Christoph Morlinghaus studied photography at the Fachhochschule Dortmund, School of Design and Photography in Germany. In 1999 he moved to London. Since then he alternates his time between Europe and New York, where he has his base. His clients include Big, Conde Nast Traveler , Details, Dwell, Fortune, Le Dictateur, Martha Stewart Living, Monocle, New York Magazine, and Wallpaper.
How did you get started in architectural photography?
‘I used to work as a still life photographer, but became increasingly unhappy and bored working all day in a darkened studio. In early 1997, my agent pointed me to an empty building with a tremendous history, the IG-Farben building. I spent a week inside that huge, empty and spooky building and loved taking pictures there. After that, I gradually stopped working as a still lifer and worked more in landscape and architecture. Eventually, I sold my studio to focus entirely on “on location” photography. I recently exhumed the negatives and reprinted them.
There are lots of shapes and patterns taking form in your photographs. Did you have to train your eye in order to see this way?
‘Not particularly. The majority of what I learned in terms of light, colors, composition and aesthetics, I learned from still-life photography and printing my own negatives. I also owe a lot to Otl Aicher, who taught me the importance of clarity and communication, as opposed to being artistic (“the aesthetic of functionality”)’.
How long do you spend studying a building before you start to photograph it?
‘More often than not my time at a certain location is extremely limited. For example, for the shots that I took at Terminal 5, there was no access before the shoot day and I had a very short time window between the construction crews finishing and cleaning the terminal and the TSA clearing it. So I just switched to autopilot, mounted my 8×10 on a dolly, and literally ran through the building and took pictures. Even if I have more time, I try to work as quickly as I can. When I spend too much time at a certain place, the images tend to be too pretentious and artsy’.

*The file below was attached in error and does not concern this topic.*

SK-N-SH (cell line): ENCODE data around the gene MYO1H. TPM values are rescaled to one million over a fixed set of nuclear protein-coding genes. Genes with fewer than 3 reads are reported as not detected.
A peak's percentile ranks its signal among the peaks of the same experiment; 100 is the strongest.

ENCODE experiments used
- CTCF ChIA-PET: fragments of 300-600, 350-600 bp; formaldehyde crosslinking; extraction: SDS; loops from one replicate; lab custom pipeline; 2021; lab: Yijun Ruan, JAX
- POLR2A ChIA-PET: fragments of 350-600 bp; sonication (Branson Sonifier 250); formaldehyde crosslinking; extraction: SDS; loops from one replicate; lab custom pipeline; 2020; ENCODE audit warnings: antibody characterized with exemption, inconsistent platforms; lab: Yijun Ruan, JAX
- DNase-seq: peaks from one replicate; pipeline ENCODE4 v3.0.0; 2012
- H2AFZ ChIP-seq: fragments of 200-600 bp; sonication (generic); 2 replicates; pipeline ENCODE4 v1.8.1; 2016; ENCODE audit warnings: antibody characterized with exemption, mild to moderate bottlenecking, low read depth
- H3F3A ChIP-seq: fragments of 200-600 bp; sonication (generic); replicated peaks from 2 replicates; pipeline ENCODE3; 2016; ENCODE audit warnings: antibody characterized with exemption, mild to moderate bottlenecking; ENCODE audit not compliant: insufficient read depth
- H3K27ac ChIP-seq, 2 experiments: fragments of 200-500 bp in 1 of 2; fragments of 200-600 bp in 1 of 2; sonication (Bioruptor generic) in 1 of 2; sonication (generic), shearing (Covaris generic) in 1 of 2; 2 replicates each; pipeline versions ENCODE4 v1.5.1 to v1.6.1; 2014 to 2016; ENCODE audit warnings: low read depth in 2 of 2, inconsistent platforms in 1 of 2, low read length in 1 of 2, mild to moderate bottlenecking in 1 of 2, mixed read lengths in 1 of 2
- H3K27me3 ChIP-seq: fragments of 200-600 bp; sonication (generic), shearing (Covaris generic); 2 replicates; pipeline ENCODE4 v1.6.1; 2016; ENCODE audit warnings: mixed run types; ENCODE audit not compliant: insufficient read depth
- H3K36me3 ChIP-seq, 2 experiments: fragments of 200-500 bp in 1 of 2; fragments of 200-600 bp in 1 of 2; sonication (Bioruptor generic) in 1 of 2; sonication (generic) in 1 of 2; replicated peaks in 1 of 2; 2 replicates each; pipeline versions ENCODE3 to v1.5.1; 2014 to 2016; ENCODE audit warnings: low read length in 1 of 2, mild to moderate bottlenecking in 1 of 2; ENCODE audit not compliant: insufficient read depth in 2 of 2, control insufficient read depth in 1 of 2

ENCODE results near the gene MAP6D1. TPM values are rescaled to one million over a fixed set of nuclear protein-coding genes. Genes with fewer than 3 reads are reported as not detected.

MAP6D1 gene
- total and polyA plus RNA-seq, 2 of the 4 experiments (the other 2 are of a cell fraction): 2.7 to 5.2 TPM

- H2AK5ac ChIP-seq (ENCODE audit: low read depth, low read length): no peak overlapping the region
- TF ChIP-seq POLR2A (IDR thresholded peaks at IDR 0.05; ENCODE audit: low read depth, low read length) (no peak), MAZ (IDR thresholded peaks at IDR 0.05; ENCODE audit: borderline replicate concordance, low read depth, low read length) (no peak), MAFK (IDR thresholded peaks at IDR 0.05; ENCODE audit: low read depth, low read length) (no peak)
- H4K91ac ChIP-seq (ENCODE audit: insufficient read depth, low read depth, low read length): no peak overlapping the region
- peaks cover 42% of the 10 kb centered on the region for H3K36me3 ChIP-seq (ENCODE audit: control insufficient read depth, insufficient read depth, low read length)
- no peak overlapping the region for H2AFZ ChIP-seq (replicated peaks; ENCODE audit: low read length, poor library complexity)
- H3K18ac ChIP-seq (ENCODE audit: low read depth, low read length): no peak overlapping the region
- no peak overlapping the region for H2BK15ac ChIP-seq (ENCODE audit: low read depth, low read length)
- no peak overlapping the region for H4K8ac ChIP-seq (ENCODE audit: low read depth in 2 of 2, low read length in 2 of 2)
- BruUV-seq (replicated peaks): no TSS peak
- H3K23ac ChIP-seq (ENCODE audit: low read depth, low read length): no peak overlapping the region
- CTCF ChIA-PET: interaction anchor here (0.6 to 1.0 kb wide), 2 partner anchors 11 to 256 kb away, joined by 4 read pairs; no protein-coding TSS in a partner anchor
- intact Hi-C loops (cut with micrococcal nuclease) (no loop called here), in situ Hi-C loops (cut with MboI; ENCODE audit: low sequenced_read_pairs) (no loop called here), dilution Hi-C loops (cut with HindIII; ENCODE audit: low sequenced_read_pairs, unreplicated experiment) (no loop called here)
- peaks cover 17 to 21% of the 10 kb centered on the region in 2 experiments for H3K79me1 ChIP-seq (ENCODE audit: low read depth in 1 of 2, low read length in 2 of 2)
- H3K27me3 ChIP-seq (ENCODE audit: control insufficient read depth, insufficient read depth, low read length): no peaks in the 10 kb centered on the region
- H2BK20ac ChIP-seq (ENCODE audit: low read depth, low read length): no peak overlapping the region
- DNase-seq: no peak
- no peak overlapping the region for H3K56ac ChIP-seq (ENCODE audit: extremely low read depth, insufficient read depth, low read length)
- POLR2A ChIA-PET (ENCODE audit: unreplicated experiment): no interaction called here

Your architecture photographs have a sense of mystery about them. Is this something you’re intentionally trying to inject into your work?
‘I don’t try to add a layer of mystery to the images. The better pictures were all made when I was alone in an empty space. I think that there is more a sense of loneliness to the images. Also, when printing at night in the confined space of a darkroom, there is a feeling of being alone that transfers to the prints’.
What techniques do you use in order to turn a relatively uninteresting location (like an airport baggage claim area) into something beautiful to look at?
‘I don’t use any other technique other than “straight photography”. I only use an 8×10 camera and color negative film (recently I switched to a 12×20 camera and black and white). I never use any other light except for the light that is already there. I print, or contact, my own negatives without the use of a computer. I strongly believe that the beauty and clarity that is inherent in the traditional photographic technique is sufficient for everything that I shoot. I hope that there is a certain amount of truthfulness and honesty in my images that, combined with traditional photography, produces beauty. In addition, I think that the very long exposure times that I use give a feeling of “captured time”. There is a difference between a very short exposure time or a camera flash and a 5-20 minute exposure time’.